These flows are connected to variable stocks or ‘capitals’ of numerous kinds e.g. energy and materials, products, forests, fisheries, networks, human, social and financial instruments (including money). These feedback-rich systems are often non-linear as a result and exhibit a dynamic stability at best. For example they can reach a tipping point where they transform rapidly into another set of patterns. There is no general equilibrium, there is no normal, everything is just a phase and in transition.

Human actors might want to believe our leaders can stand outside the economy pulling levers and creating predictable changes but in reality it is more nuanced. In a dynamic system like an economy we are assumed to beparticipant and within limits can propose — and explore — changing the economic system conditions, and then observe the iterations which follow and consider what next. If we are not pulling machinery levers with predictable results then what is the aim of our participation? Logically, from a systems perspective that is, it is in optimising the system as best we can through establishing a positive cycle(s) of development and as a consequence, restoring and regenerating capitals. This will offer both more and more effective flows (assuming capitals are degraded in today’s model) and it is this “effective flows and rebuilding capitals” which provides a basis for a new prosperity.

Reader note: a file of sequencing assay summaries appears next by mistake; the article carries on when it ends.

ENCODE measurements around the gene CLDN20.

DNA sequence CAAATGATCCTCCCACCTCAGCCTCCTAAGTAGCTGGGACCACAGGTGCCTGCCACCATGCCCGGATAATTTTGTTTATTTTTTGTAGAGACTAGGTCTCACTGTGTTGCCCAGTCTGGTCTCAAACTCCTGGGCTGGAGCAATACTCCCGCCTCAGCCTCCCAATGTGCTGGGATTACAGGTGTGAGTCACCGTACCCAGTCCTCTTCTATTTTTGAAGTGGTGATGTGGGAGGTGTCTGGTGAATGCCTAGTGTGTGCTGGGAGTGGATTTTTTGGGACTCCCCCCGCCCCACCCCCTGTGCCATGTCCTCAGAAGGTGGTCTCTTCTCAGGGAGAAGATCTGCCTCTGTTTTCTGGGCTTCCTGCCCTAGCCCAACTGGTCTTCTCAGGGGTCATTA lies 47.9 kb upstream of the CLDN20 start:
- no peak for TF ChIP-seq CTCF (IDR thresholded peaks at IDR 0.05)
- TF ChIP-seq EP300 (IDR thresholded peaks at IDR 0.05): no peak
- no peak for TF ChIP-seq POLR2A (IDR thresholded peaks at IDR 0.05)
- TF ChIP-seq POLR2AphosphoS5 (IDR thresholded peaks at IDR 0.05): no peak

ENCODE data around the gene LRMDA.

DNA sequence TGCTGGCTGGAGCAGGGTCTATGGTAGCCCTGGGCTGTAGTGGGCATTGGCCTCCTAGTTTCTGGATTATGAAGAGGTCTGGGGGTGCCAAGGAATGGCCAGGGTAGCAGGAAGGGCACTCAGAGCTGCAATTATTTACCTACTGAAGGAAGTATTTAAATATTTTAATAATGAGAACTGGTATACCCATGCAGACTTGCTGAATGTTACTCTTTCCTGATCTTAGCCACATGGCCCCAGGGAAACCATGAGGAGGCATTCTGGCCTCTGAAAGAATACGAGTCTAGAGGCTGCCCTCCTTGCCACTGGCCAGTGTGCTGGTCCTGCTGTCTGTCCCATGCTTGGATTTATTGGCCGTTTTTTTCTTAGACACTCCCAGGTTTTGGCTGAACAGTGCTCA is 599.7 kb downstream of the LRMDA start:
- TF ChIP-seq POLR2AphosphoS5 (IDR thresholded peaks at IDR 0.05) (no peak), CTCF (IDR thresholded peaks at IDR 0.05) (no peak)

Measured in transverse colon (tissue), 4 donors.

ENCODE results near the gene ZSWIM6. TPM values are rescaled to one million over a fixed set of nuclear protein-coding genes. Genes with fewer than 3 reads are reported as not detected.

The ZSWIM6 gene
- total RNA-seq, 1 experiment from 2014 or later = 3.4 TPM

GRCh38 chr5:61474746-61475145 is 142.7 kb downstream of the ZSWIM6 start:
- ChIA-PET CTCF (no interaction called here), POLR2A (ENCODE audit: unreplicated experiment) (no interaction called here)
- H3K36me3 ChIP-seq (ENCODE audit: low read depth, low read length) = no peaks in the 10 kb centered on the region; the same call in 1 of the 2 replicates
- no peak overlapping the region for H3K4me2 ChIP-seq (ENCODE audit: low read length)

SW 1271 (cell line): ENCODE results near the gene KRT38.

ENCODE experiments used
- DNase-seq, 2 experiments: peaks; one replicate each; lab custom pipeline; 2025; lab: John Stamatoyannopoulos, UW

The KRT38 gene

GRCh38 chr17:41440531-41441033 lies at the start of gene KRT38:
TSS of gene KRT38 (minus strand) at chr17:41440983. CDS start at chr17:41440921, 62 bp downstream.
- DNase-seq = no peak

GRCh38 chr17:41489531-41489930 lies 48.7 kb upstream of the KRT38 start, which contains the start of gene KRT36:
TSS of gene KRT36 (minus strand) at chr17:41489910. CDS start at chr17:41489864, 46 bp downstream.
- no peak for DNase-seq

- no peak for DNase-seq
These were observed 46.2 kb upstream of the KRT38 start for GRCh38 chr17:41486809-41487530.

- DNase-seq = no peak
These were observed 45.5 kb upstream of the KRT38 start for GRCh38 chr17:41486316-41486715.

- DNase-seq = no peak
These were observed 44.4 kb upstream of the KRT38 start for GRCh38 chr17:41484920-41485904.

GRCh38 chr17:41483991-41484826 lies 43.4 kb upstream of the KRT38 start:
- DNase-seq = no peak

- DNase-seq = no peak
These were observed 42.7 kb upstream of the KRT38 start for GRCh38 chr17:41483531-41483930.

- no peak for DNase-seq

However, this will mean that banks, debt and money are to be part of that optimisation. They are endogenous; credit leads the productive cycle so how credit is created.how it is allocated and on what terms makes a lot of difference to the outcomes. The existing arrangements funnel wealth upwards in a linear fashion based on the creation of money as debt by banksex nihilo (97% of the total) The allocation of this credit primarily to existing asset classes (real estate, insurance, commodities, stocks and bonds — under 10%) is to finance new or additional production. The interest paid on the issuance further inhibits the cycle of income and expenditure (it reduces consumption of debtors and many creditors don’t spend all that they receive). Wealth is, furthermore, concentrated through the boom and bust cycle in asset classes over time and by an emphasis on taxation on labour and consumption. What is required is easy to see: more ‘circularity,’ the feedback essential to all complex adaptive systems which endure. As Nick Hanauer notes “we are all better off when we are all better off.”